The president of the Canadian Medical Association (CMA) is the latest to call for action from provincial and federal governments to restore the health-care systems in Alberta and Saskatchewan which are crumbling under the weight of a fourth wave of COVID-19 patients.
“Any and all measures available must be applied to curb the rate of mortality, support workers, and start addressing the consequences of patients’ whose care is now on hold indefinitely,” said Dr. Katherine Smart in an open letter issued Wednesday.
“This is a time for courageous action, and for politics to step out of the way of needed collaboration.”
Alberta is seeing a record high number of hospitalizations, with more than 1,100 COVID patients in hospital, including 263 in intensive care units, which is the second highest number to date.
The situation in Saskatchewan is also dire, with ICU at capacity in many health zones and the province recording an all-time high of 4,864 active cases on Sunday.
Many surgeries have also been cancelled, affecting hundreds of patients as a result of the pressure on both province’s healthcare system for the foreseeable future.
The CMA is calling on both provincial and federal governments to work together to increase vaccination rates through mandatory vaccination in health care settings, bring in public health measures like “firebreakers” or “circuit breakers” to get COVID-19 cases under control, and to support transporting patients to other jurisdictions with ICU capacity.
“We are now witnessing an unprecedented health care crisis in Alberta and Saskatchewan – and patients and health workers are experiencing unfathomable choices and consequences,” said Smart.
“Early relaxation of public health measures has left two crumbling health care systems in their wake and the dire realities are now in full view.”
Both Alberta and Saskatchewan have recently deferred help from the federal government or other provinces.
Premier Jason Kenney turned down an offer of up to 30 medical professionals from Newfoundland and Labrador, saying Alberta doesn’t need them now, but may in the weeks to come.
During a news conference Tuesday, Kenney said the peak pressure on Alberta’s health-care system is expected late October. He also deferred up to 10 personnel from the Canadian Forces to help with medical needs.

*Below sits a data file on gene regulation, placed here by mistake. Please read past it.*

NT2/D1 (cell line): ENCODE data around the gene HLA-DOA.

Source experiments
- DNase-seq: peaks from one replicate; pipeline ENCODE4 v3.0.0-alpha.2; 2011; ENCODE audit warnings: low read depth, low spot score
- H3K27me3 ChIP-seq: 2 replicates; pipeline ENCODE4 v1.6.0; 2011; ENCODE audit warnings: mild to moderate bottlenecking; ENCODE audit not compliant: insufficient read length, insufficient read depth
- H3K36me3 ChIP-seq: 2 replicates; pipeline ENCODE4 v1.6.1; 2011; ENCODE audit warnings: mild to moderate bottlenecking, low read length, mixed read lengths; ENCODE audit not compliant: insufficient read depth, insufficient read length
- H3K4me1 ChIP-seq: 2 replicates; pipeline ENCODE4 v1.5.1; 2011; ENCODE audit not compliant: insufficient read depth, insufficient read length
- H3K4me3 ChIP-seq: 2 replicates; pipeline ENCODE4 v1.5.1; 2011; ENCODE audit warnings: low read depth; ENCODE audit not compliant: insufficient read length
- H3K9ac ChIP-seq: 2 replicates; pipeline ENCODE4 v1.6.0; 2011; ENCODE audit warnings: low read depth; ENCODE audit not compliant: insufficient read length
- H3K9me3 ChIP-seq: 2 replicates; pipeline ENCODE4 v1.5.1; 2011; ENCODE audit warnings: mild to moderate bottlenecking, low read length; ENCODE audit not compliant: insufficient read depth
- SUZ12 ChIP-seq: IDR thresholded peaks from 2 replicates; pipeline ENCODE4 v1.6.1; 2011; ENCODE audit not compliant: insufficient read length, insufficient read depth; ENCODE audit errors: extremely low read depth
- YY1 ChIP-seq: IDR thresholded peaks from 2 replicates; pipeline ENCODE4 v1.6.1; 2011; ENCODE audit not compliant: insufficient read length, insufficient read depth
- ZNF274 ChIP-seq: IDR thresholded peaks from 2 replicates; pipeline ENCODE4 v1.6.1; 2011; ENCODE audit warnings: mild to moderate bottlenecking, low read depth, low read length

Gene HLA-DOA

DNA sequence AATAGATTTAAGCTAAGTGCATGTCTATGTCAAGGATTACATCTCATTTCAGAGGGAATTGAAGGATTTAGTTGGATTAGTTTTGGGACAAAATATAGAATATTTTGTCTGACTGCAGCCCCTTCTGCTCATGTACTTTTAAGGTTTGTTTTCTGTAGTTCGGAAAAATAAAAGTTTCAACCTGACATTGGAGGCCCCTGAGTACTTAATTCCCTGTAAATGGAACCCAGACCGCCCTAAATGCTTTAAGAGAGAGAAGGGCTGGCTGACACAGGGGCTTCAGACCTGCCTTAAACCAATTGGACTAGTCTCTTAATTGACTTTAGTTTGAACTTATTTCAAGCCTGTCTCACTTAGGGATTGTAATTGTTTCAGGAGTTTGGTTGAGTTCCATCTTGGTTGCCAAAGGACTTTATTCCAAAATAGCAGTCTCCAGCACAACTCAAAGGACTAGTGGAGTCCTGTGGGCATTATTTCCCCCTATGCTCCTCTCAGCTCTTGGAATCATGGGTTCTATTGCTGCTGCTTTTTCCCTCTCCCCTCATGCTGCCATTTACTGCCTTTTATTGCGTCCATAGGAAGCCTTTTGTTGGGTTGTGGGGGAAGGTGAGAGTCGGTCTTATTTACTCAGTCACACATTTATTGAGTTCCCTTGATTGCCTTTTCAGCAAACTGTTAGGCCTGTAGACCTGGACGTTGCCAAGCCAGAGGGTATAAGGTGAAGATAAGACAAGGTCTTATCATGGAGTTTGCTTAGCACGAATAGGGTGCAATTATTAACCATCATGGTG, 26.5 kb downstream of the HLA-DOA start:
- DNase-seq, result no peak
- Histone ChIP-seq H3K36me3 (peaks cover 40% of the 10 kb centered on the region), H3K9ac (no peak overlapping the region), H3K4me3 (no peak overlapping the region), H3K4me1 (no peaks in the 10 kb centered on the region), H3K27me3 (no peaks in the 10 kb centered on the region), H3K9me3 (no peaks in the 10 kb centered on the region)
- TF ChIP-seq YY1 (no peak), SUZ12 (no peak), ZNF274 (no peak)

Saskatchewan’s minister of health has also declined an offer for pandemic-related assistance from the federal government.
The CMA is the latest organization of medical professionals calling for more restrictions or circuit breaker lockdowns, including the AMA who has said major components of triage have already started at hospitals in the province as surge capacity fills up.
On Tuesday, Kenney said the most recent restrictions including mandatory masking in all public places and vaccine passports will take time to have an effect, but didn’t announce any new measures to curb the spread. He also says this is the wave of the unvaccinated who are least likely to obey public health orders.
“If the advice we receive is that these measures have been insufficient to abate the case growth pressure and future hospitalization pressure,” Kenney said. “We will take additional measures I cannot predict what those would be.”
The AMA however says those measures need to come immediately saying the situation is “all hands on deck” to address the crisis.
“At the end of the day, it’s the people of Alberta and Saskatchewan – patients, families, communities and health workers – who are impacted by this. As Canadians, we have a duty and a commitment to come together, especially in tough times,” said Smart.
“This is a time for governments, businesses, and citizens to step up and do the right thing. Extraordinary times call for extraordinary measures – and that time is now.”